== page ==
Master the basic snare trick so you can trap more than just squirrels and be a survival expert, too!
A Basic Snare Guide with Trapping Tips and Techniques
The Squirrel Snare: Trap for Your Life (Part 1)
In the previous article of our Trap for Your Life series, we talked about having a survival kit with you at all times. We also talked about how to construct a snare designed for trapping squirrels only.
Unfortunately, we cannot survive on squirrels for long. You need sufficient nutrients to match your physical needs by a variety of food source.
Eventually, you’ll need to create a snare designed to trap more than just squirrels. Making an animal snare, especially the basic ones are simple enough, but making them work will be the tricky part.
Learn different survival hunting traps, and make sure a basic snare is on your to-do list!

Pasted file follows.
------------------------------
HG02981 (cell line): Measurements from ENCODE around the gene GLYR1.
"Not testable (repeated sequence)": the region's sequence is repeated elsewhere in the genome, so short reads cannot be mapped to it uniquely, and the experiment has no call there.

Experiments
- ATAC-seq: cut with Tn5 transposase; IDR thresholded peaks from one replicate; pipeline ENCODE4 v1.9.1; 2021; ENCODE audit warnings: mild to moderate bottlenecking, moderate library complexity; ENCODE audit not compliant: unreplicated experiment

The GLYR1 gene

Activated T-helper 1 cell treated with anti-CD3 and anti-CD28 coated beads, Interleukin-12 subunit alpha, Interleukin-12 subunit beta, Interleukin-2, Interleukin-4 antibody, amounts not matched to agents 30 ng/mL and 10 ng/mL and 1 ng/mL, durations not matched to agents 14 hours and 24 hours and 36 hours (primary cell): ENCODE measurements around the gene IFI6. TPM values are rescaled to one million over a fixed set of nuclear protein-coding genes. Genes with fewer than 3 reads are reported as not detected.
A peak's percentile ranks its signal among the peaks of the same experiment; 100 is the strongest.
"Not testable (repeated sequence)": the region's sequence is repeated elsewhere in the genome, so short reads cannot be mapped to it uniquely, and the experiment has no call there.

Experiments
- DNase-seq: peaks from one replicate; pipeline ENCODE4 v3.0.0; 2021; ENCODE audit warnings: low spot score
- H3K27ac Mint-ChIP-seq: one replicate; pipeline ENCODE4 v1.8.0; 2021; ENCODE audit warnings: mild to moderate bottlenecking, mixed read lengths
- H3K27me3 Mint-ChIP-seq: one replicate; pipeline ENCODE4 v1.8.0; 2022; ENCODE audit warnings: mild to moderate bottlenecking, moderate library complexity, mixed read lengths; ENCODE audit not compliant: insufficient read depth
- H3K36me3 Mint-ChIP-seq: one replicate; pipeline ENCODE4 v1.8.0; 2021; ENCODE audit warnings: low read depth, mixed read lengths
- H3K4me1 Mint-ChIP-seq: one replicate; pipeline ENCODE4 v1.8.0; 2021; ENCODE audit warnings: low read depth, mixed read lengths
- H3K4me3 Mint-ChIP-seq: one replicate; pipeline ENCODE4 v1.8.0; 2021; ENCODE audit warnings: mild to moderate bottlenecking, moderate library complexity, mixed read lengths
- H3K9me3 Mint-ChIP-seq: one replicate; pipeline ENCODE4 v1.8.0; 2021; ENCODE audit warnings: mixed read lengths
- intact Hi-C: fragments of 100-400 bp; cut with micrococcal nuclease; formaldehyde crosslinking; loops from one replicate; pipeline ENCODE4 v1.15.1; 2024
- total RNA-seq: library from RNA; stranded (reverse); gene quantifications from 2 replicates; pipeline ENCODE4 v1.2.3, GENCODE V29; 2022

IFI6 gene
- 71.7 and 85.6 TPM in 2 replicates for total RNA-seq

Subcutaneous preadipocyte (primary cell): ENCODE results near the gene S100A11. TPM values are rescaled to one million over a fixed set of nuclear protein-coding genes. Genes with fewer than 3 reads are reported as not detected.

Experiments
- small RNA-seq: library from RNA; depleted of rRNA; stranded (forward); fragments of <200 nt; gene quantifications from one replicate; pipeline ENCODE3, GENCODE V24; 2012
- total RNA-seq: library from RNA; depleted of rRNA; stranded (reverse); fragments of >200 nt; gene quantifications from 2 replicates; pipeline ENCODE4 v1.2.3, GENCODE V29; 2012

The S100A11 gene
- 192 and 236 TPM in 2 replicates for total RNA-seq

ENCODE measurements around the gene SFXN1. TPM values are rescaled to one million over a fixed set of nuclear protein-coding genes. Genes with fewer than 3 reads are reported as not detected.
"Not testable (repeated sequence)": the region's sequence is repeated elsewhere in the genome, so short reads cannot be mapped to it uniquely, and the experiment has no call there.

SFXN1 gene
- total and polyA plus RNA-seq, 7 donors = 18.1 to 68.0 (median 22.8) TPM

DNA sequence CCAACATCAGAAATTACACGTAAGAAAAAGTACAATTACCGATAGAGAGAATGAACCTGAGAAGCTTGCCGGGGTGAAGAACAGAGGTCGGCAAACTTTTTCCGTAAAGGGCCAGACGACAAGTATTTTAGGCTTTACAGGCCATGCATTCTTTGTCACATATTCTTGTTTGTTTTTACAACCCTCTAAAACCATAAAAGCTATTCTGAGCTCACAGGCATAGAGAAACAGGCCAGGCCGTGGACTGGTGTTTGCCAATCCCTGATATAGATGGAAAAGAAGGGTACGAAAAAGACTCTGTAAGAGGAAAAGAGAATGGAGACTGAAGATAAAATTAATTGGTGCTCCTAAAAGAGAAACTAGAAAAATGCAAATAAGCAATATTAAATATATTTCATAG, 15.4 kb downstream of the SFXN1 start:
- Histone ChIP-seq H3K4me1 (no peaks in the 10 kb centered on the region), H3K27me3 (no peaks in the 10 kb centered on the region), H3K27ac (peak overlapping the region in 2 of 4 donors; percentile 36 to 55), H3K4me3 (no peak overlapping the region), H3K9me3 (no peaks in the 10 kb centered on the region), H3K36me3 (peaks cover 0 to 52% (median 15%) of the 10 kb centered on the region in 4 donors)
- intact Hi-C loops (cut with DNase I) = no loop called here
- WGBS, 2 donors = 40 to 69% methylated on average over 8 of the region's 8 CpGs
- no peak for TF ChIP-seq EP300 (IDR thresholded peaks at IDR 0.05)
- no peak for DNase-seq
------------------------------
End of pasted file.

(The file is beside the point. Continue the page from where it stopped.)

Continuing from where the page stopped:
Basic Snare Tips and Techniques
Trapping with snares look easy on paper and TV shows, but most often, a trap you set up will go for days without catching any.
So where do you think it’s going wrong? A good answer or question, rather, is where do you position an effective animal trap?
Here are some tips you should consider as to where to place a trap:
1. By a Hole
Most small games live underground and dig holes or burrows. It isn’t difficult to spot holes but sometimes, they aren’t in abundance.
They most likely have acorns, meaning squirrels and chipmunks will feast on them, so it might also be a good place to set your trap.
5. Trampled Grass
You might see grass in a park or in your yard all trampled (bent over) down. It is like that because something travels over it often. It is called a game trail or path.
If it is not very wide of a path, squirrels, chipmunks, or rabbits most likely travel that way, making it a great place to set snares.
Now that we got that covered, we need to talk about constructing your small animal snare.
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